Do the Galaxy Note 20 phones have good battery life?
The battery life of the Galaxy Note 20 Ultra is good, but not impressive. The phone packs a 4,500mAh cell, making it 200mAh larger than that of last year’s Note 10 Plus and 500mAh smaller compared to the battery of the S20 Ultra.
During his testing, the battery was able to get David through the day, achieving around seven hours of screen-on time. That result is somewhere in the middle of the pack. You can extend the screen-on time for about an hour if you set the refresh rate to 60Hz, although you’ll be missing out on all those smooth animations the 120Hz display provides.
The Note 20 Ultra's battery goes from zero to full in about 71 minutes.
On the charging front, you’re looking at some straightforward options. The Note 20 Ultra supports 25W charging and ships with a 25W charger. Charge times were good. 15 minutes on the charger netted a 31% charge, while 30 minutes reached 58% and 60 minutes reached 92%. It took just over 71 minutes to get the battery from zero to full. This is a solid result, although far from market-leading.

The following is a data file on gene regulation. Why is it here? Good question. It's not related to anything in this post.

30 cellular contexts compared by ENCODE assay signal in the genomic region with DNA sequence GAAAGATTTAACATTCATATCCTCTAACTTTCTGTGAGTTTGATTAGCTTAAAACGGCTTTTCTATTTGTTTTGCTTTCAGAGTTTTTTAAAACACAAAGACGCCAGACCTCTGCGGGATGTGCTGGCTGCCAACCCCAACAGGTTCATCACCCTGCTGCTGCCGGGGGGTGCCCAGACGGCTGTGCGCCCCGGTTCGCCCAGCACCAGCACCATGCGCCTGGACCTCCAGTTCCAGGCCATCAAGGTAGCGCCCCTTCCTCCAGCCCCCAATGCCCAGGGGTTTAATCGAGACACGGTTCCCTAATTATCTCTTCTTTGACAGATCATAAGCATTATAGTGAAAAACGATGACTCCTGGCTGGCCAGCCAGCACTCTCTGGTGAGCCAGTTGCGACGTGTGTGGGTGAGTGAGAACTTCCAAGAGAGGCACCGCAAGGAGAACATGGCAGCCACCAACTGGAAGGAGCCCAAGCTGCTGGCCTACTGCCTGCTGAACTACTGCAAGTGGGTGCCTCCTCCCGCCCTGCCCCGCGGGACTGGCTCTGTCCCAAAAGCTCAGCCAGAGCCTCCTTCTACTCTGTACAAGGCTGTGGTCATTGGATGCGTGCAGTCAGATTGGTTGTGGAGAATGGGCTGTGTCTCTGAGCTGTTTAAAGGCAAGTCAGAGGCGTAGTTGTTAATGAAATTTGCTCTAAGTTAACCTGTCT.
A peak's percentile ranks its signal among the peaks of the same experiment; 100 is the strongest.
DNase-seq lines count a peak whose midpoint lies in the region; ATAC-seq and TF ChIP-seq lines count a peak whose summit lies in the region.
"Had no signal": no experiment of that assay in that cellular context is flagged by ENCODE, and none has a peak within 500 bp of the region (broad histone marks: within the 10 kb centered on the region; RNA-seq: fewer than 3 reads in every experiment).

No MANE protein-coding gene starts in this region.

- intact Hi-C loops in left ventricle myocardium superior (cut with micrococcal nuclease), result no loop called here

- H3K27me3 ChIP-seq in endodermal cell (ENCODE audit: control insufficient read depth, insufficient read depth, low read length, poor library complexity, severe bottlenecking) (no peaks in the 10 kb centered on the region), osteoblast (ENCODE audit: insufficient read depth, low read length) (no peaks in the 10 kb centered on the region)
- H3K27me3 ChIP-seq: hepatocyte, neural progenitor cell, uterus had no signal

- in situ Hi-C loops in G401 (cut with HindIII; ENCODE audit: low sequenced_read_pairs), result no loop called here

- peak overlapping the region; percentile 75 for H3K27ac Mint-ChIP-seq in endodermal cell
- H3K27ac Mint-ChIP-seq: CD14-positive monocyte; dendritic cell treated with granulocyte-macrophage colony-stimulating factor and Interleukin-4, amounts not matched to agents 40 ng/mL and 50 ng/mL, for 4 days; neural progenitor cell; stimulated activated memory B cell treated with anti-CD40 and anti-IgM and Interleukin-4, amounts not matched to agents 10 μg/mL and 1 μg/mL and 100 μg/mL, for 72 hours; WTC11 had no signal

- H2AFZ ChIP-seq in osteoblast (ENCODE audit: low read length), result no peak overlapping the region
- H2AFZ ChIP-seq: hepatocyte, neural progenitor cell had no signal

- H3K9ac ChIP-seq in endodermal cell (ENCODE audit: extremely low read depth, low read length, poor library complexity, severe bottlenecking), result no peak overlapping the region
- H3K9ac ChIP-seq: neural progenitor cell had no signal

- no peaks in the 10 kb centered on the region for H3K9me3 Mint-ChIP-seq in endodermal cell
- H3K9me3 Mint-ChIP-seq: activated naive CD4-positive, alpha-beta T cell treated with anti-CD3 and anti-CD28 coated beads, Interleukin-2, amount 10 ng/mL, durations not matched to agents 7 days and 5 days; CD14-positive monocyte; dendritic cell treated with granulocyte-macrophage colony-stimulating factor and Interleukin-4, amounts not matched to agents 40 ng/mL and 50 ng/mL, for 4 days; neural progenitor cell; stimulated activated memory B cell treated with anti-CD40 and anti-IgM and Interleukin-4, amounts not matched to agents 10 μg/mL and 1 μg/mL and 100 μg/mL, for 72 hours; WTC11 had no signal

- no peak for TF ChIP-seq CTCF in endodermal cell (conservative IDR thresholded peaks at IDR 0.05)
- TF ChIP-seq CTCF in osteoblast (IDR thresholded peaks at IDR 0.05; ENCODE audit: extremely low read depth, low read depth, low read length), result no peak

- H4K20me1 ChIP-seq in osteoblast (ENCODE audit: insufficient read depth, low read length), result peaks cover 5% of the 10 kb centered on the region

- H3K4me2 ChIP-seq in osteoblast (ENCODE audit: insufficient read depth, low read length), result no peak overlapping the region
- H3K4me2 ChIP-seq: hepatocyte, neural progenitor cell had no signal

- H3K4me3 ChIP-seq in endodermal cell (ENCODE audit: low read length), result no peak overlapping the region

Wireless charging is capped at 15W, so expect to see slower top-up speeds, and reverse wireless charging is limited to 4.5W.
The Galaxy Note 20, on the other hand, comes with a slightly smaller 4,300mAh battery. Regardless, we expect it to offer a similar battery life if not better, considering it has a smaller display with a lower resolution and refresh rate. We’ll know more once we fully review the device.
Just like the Ultra model, the phone supports 25W charging, 15W wireless charging, and 4.5W reverse wireless charging.
How does the Note 20 compare to the Note 10?